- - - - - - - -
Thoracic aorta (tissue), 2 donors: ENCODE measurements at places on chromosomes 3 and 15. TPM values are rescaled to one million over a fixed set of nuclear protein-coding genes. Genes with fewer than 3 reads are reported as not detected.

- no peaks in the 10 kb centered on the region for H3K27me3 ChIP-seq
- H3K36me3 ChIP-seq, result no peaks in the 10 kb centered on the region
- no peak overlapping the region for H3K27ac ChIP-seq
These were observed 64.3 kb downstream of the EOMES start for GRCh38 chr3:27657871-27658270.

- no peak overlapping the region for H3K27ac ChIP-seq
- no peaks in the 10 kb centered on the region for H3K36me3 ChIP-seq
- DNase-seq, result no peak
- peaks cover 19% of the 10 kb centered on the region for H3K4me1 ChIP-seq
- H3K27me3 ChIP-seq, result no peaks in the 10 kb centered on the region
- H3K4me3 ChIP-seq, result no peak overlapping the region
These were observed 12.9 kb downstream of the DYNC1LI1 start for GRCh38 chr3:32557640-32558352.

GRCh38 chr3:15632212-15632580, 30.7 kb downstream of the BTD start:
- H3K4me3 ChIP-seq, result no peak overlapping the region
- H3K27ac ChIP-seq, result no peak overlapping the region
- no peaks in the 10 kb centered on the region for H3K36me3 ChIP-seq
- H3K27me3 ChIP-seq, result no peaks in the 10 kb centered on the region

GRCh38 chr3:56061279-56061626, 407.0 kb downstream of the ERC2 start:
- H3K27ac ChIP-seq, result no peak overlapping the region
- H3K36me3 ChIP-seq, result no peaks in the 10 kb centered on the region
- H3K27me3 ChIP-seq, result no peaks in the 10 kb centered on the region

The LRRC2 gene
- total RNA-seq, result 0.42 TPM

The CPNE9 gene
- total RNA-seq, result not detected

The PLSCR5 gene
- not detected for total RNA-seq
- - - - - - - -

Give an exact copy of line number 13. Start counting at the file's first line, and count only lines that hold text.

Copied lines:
GRCh38 chr3:15632212-15632580, 30.7 kb downstream of the BTD start: